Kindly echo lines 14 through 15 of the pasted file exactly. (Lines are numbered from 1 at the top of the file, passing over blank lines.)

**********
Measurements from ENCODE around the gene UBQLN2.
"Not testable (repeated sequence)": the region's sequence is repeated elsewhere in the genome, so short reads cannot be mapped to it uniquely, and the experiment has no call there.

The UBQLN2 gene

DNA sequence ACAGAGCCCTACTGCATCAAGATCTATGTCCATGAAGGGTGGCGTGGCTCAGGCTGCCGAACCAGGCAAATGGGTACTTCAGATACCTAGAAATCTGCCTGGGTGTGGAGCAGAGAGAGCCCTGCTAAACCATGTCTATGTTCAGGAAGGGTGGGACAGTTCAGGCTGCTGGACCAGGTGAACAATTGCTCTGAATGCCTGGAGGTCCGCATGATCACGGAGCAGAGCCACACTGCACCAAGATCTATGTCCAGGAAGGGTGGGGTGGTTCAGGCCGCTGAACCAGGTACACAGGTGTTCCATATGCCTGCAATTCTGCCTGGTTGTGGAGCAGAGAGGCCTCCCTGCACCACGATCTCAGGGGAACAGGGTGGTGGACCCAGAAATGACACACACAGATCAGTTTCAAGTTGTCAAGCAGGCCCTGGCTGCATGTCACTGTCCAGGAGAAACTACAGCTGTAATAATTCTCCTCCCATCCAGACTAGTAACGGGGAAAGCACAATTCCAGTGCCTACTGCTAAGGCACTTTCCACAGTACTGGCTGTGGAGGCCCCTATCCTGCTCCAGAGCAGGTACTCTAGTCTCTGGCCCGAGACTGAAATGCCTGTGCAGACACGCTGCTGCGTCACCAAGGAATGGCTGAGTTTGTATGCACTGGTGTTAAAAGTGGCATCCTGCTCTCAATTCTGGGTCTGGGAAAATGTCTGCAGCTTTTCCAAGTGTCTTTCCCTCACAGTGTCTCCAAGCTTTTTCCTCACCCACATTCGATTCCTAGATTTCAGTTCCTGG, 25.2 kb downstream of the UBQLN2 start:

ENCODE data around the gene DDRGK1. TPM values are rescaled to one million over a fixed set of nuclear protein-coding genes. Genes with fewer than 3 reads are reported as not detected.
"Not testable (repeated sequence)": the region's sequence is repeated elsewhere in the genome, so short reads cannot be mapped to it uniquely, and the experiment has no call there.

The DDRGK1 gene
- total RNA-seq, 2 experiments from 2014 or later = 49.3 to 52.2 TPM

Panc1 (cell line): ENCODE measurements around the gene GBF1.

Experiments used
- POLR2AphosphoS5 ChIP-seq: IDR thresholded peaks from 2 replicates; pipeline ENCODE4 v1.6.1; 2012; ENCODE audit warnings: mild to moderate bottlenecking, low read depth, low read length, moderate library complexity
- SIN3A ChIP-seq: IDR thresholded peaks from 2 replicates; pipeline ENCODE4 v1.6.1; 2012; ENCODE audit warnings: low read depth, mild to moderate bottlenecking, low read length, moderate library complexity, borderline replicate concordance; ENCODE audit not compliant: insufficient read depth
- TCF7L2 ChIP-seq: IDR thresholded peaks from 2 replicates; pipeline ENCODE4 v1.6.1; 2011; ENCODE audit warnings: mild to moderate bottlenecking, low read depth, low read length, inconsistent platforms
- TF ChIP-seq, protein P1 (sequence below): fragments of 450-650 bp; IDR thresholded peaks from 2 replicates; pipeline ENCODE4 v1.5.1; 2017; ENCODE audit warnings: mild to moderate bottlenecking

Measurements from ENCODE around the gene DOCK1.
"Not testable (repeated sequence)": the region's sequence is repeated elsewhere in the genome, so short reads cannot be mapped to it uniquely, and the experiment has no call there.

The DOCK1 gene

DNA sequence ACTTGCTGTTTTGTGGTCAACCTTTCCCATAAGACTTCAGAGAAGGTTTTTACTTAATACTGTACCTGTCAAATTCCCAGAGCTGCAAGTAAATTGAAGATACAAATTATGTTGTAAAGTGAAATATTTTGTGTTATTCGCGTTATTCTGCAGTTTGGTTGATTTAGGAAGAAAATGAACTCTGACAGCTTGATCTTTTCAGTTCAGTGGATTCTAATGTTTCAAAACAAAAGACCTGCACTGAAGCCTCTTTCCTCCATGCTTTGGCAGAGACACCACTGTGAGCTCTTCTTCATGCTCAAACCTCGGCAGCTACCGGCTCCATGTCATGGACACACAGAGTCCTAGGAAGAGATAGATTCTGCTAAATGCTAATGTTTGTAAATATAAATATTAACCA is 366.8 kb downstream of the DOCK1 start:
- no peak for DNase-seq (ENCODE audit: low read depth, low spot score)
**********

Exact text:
- TF ChIP-seq, protein P1 (sequence below): fragments of 450-650 bp; IDR thresholded peaks from 2 replicates; pipeline ENCODE4 v1.5.1; 2017; ENCODE audit warnings: mild to moderate bottlenecking

Measurements from ENCODE around the gene DOCK1.